Palestinian (I wish you also had an additional name, here!): Thank you for your respectful, sincere question. The answer is long, complex, and mysterious even to me, but I’ll try to answer it in this limited forum: I was drawn to this particular desert in a very deep way that, as I’ve said, I myself don’t fully understand. This part of this land called me to write a novel, and kept calling me to return, and finally called me to stay, for how long, I don’t know. I can’t ignore a personal calling and/or an unwritten novel because of politics, but I can try to be a part of the greater good, here, and maybe that’s one reason I’m here, and one reason I’m writing this book. I’m lucky to have a number of Palestinian friends (not only Arab Israelis from Jaffa and Haifa, but friends from Ramallah, Bet Jalla, as well as East Jerusalem, all studying in the Negev), and through their personal stories I learn a lot. I also learn a lot from my open-hearted jewish Israeli friends. People are people. I tend to empathize with anyone open-hearted who is drawn more to questions than answers, optimism than pessimism, love than fear, and I do my best to understand those who aren’t. DEIR–I’ve been reading your comments long enough to say that I find your way of thinking to be grossly over-simplified, which may be a comfortable way to understand things, but it is not how I experience this beautiful, wondrous, complex world, nor my own beautiful, wondrous, complex life.

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    17. Shanzdah-e Shirin

      @Warren Metzler:

      What do you mean “the land on which the Bedouin have lived for centuries, if not millenniums”? By definition this is impossable, Bedouins are nomads!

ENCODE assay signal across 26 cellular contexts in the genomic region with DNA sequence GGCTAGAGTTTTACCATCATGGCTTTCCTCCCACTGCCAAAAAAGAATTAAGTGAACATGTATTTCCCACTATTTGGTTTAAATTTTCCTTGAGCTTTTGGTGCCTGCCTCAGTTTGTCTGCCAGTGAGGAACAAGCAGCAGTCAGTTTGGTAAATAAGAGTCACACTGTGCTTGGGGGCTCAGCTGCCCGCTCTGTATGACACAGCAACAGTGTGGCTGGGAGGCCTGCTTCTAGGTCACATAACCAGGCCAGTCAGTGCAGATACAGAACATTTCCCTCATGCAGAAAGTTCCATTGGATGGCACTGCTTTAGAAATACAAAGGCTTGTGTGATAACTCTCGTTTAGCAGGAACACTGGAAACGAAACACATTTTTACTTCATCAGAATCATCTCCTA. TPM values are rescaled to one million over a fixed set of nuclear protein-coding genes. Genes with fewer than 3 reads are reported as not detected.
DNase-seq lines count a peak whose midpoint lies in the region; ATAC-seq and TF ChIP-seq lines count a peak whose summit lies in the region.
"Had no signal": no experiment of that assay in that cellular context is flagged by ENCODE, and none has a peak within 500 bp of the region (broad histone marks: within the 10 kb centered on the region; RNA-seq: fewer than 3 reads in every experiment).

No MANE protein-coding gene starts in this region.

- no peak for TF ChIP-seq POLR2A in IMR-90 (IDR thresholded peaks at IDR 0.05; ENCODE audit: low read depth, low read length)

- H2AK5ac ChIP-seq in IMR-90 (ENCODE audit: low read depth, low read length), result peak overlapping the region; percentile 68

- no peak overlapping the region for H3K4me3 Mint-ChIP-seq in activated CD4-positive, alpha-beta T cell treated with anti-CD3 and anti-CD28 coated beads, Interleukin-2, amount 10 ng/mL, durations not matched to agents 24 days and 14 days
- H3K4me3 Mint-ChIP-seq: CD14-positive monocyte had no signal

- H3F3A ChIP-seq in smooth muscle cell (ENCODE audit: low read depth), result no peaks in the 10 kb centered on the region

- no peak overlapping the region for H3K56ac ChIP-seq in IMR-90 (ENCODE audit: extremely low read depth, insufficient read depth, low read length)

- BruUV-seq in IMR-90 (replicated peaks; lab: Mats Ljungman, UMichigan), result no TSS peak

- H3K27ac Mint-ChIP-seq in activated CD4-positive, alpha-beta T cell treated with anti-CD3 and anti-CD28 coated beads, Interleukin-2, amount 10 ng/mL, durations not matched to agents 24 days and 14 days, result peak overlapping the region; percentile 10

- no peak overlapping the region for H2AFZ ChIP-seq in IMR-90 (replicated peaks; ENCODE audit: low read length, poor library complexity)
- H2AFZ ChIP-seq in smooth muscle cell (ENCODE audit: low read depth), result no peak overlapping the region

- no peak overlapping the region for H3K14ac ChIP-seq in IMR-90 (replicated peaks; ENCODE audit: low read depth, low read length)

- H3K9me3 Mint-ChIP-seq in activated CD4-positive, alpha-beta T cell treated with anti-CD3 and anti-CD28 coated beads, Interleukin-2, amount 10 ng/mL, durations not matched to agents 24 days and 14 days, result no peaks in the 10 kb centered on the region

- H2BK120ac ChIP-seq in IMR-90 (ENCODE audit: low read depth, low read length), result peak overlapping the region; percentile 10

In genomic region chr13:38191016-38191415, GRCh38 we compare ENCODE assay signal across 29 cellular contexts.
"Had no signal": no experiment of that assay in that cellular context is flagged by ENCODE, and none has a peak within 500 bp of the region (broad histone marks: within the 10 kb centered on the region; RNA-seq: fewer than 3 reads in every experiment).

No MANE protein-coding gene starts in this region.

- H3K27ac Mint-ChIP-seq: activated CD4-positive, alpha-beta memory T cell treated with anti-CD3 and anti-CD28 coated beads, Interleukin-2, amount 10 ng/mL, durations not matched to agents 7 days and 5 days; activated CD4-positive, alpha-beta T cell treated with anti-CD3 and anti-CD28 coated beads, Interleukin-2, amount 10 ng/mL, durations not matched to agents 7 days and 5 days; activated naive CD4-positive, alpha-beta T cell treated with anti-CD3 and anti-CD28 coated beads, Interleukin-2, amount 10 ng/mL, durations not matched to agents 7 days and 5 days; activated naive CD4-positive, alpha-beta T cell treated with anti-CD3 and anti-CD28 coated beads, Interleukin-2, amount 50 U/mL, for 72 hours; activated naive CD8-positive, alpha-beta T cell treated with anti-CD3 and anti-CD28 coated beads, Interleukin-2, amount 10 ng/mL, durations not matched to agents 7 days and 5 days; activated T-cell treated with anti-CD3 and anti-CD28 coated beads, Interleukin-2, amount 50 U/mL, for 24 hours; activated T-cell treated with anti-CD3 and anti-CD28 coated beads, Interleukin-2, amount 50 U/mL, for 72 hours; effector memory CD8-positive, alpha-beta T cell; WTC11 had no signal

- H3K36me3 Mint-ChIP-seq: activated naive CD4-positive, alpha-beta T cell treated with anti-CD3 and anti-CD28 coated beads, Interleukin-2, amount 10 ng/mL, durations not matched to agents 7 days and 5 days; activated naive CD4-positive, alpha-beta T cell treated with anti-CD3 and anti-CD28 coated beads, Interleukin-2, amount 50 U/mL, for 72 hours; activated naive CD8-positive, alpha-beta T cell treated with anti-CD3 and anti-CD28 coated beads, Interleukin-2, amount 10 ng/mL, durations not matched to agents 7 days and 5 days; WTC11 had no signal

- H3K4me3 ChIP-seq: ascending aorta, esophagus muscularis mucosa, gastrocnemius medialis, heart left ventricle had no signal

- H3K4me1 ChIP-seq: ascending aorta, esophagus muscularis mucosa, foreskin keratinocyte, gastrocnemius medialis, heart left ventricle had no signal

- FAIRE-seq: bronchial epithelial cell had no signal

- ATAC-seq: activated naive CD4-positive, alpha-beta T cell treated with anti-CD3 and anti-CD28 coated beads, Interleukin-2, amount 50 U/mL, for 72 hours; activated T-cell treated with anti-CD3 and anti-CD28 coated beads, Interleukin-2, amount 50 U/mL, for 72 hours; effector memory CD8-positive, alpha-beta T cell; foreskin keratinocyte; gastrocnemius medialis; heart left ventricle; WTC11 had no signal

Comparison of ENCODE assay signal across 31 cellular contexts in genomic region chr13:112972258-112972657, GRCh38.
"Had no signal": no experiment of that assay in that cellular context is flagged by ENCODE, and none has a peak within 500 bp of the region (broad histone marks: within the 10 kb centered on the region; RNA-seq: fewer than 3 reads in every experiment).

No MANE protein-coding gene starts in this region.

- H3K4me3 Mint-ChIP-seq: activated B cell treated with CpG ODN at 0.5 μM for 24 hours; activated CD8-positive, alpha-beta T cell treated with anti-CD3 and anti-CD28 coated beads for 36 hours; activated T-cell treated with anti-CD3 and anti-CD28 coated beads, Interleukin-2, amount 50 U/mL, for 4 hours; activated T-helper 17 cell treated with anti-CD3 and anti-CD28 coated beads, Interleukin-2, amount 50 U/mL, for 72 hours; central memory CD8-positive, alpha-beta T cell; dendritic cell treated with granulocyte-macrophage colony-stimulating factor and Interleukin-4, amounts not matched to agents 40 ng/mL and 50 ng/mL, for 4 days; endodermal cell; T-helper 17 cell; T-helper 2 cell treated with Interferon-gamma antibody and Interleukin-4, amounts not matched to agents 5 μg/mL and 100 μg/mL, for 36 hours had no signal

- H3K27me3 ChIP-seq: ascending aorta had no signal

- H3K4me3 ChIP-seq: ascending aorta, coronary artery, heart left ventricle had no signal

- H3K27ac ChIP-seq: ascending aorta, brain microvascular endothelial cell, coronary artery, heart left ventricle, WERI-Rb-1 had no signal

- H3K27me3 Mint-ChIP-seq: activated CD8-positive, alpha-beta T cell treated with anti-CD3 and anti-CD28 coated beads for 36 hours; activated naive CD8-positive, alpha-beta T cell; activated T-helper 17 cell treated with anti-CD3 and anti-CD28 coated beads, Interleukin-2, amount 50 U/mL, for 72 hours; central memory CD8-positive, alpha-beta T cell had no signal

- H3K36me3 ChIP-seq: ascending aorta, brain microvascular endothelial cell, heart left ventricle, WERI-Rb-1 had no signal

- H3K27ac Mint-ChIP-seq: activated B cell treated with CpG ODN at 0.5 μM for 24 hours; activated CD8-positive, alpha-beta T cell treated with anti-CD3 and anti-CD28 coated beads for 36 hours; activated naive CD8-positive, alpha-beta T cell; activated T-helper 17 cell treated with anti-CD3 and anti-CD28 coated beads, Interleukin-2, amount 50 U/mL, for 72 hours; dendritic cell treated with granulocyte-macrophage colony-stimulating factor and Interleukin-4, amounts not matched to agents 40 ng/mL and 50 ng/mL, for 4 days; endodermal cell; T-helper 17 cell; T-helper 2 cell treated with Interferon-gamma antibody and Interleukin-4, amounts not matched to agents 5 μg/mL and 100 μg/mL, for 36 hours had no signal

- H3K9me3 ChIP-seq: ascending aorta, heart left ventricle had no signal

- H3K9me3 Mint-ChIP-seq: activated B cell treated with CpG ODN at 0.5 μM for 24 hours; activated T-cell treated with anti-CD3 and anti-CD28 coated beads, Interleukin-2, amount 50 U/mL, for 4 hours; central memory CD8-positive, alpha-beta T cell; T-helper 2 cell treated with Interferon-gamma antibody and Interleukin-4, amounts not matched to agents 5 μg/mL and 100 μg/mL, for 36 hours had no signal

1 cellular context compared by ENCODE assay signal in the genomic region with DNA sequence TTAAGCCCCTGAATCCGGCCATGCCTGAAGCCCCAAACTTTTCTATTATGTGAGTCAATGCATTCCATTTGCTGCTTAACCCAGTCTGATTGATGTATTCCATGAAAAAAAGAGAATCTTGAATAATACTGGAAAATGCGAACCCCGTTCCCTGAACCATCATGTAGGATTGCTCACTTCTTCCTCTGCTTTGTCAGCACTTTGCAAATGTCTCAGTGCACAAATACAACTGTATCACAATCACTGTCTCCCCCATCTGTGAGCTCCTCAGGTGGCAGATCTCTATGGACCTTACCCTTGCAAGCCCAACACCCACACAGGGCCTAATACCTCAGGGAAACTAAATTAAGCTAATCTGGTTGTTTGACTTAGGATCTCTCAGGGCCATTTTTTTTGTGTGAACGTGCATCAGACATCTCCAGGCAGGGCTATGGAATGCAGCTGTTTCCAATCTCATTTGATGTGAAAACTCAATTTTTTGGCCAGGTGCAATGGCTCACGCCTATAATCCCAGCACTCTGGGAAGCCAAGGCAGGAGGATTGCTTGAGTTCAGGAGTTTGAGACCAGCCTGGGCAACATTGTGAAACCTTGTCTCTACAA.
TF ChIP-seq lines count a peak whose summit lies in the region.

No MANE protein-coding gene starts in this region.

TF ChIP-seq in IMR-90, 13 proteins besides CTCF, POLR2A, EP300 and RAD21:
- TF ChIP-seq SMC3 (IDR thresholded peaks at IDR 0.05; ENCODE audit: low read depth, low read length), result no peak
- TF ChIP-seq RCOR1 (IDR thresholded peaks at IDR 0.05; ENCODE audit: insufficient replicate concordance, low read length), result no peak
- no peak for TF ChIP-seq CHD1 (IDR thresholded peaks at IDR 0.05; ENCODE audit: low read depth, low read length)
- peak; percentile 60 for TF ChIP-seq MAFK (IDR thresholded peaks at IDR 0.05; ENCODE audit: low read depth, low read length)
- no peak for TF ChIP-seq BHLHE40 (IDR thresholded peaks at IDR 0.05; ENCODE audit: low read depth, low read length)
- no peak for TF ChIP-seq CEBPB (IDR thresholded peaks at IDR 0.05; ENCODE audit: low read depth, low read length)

Israel is our country, the Jews’ country, always been. It’s the land we lived on for centuries, if not millenniums.

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    18. AYLA

      SYLVIA–SAM responded more eloquently than I ever could by calling in Steinbeck so brilliantly (thank you, Sam!). By calling Bedouin, “Illegal squatters on prezoned land without a deed to their name”, you’re demonstrating no understanding of their history or their relationship to the land, including the ways in which territories were very clearly defined between them in the negev before 1948. Especially if your family was exiled from another Arab country, maybe you could use that experience to empathize, rather than harden? SHANZDAH-E SHIRIN: wow. Why even read a magazine like 972 if you believe what you said to PALESTINIAN? Also, being nomadic doesn’t mean that you have no defined territories or place. Not at all. Nomadic shepherds know exactly where and when their animals are permitted to graze. This is why drought can lead to civil wars; people are forced to leave their designated territory to graze their animals (see Darfur).

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    19. Shanzdah-e Shirin


      972 is supposed to be an echo chamber? No opposing views?

      Territories for grazing, but no permenent settlements. Bedouins have tents. Talking of Bedouin permanent settlements is unheard of in any context accept this context of bashing Israel.

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    20. Deïr Yassin

      @ Ayla writes “I find your way of thinking to be grossly over-simplified, which may be a confortable way to understand things”.
      My way of thinking is over-simplified ? You mean that I don’t agree with the ethnic cleasing of the native Palestinians to permit the Jews of the world to ‘return to their ancestral homeland’ ?
      Your “people are people”: Well, in the ethnocracy called Israel, some people are more people than others, and if you don’t see the utter hypocrisy in your own statements: being aware of the ethnic cleansing of the Beduins all while being yourself part of the Judaization of the Negev, I can’t help you.
      Reminds me of that American president who wrote about the abolition of slavery all while having a bunch of slaves himself….
      Why don’t you go experience the ‘beautiful, wondrous, complex (particularly complex) life of some of the Palestinians living in refugee camps so you can live YOUR ‘beautiful, wondrous, complex life’ on their land ?